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Retirement

Top dos and don’ts for your estate planning

By Cameron Micallef · May 02 2019
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Retirement

Top dos and don’ts for your estate planning

By Cameron Micallef
May 02 2019
Reading:
egg
egg
egg
Anna Hacker

Top dos and don’ts for your estate planning

author image
By Cameron Micallef · May 02 2019
Reading:
egg
egg
egg
Anna Hacker

Being financially savvy in life means preparing for the inevitable. The experts at Australian Unity Trustees have seen some disasters, and shared their best advice for how to make sure your money ends up in the right hands.

Choosing an executor

Anna Hacker, national manager, estate planning, at Australian Unity Trustees, believes care must be taken when choosing an executor.

“Choosing an executor is one of the most important decisions in the estate planning process, but sometimes the choice is made without fully considering the consequences.

“Being an executor can be a time-consuming and complicated role, and agreeing who will take on this responsibility when drafting an estate plan is vital,” said Ms Hacker.

Choosing a next of kin is one option for an executor and a popular one in Australian families.

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Naturally, professionals like Ms Hacker point to the downfalls of this option.

“It’s tempting to pick a family member or close friend, but due consideration must be given to whether they have the time, the interest or even the ability to take on the role,” said Ms Hacker.

Passing the baton

If someone is named as the executor, it is important they make the decision early to accept.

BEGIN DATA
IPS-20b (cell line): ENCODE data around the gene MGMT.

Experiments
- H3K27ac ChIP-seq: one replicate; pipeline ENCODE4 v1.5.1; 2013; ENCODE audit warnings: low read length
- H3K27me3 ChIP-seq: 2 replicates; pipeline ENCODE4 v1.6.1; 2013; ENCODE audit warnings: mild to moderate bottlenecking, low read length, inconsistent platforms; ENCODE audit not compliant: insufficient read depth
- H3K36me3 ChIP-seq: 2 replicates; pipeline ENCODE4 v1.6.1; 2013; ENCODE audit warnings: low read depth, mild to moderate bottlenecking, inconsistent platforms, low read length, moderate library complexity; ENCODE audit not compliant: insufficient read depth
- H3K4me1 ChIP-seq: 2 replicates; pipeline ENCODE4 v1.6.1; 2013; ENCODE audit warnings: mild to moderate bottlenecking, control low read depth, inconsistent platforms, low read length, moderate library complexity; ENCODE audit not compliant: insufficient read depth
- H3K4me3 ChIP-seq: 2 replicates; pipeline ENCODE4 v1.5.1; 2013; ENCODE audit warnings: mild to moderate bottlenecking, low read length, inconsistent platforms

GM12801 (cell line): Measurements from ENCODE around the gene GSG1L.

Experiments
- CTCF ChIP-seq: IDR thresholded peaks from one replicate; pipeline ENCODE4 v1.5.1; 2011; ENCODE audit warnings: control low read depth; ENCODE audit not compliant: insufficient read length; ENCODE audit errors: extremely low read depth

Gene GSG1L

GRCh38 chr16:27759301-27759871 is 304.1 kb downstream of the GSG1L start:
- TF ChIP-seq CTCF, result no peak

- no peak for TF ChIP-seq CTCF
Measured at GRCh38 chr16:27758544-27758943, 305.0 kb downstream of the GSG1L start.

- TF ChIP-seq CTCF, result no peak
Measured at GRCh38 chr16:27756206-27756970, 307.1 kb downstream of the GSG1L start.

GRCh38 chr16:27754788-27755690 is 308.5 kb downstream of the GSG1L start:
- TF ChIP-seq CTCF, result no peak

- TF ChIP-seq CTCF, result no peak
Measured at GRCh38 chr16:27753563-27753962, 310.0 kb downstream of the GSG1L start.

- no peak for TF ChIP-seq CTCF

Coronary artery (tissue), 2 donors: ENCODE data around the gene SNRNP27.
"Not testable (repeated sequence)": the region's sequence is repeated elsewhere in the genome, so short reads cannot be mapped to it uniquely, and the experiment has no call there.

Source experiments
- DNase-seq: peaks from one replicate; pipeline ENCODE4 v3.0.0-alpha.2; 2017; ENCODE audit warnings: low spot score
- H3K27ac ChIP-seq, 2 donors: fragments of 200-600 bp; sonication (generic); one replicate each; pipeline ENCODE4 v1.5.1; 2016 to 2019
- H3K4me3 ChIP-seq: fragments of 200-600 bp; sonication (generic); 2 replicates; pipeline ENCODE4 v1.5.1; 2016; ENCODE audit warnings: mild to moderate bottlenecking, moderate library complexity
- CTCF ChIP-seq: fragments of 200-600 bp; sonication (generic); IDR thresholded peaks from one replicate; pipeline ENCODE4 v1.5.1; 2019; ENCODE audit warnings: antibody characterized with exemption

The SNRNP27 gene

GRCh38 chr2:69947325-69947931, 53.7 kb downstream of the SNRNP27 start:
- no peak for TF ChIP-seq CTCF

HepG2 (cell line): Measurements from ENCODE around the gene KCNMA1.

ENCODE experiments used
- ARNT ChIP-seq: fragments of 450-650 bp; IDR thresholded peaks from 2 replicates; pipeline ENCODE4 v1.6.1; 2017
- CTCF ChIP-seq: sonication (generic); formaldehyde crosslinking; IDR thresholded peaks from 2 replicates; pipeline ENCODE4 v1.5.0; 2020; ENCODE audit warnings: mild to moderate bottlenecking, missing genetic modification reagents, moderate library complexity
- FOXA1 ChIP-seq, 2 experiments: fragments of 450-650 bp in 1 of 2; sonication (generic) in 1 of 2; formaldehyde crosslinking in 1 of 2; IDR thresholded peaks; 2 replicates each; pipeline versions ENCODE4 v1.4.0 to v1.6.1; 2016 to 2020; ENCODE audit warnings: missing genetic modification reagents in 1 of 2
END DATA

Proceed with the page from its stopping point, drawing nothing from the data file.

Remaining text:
While it is legal to renounce the role and pass it over to a trustee company, this has to be done before acting in the role.

“If the chosen executor starts to act in the role – for instance, contacts banks or credit card companies in the role of executor – they are considered to have ‘intermeddled’,” said Ms Hacker.

“Once people have started to take steps to manage the estate, it becomes extremely difficult for them to then renounce the role and, if they do not want to continue as executor, their only option is to apply to the court to be removed,” said Ms Hacker.

No mates rates

While people avoid professional executors due to the costings involved, Australian Unity has warned that many trustees expect payment for their time.

“Increasingly, family members are likely to ask for a payment for acting as executor, particularly if there is conflict and the estate administration is complex,” said Ms Hacker.

“If it’s likely the estate will end up paying someone to act as executor, given family dynamics and complexity, it’s worth considering whether it’s better to go with a professional executor from the beginning,” said Ms Hacker.

For more information about how to best plan a will, click here.

Top dos and don’ts for your estate planning
Anna Hacker
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About the author

Cameron is a journalist for Momentum Media's nestegg and Smart Property Investment. He enjoys giving Aussies practical financial tips and tricks to help grow their wealth and achieve financial independence. As a self-confessed finance nerd, Cameron enjoys chatting with industry experts and commentators to leverage their insights to grow your portfolio.

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About the author

Cameron is a journalist for Momentum Media's nestegg and Smart Property Investment. He enjoys giving Aussies practical financial tips and tricks to help grow their wealth and achieve financial independence. As a self-confessed finance nerd, Cameron enjoys chatting with industry experts and commentators to leverage their insights to grow your portfolio.

Join The Nest Egg community

We Translate Complicated Financial Jargon Into Easy-To-Understand Information For Australians

Your email address will be shared with nestegg and subject to our Privacy Policy

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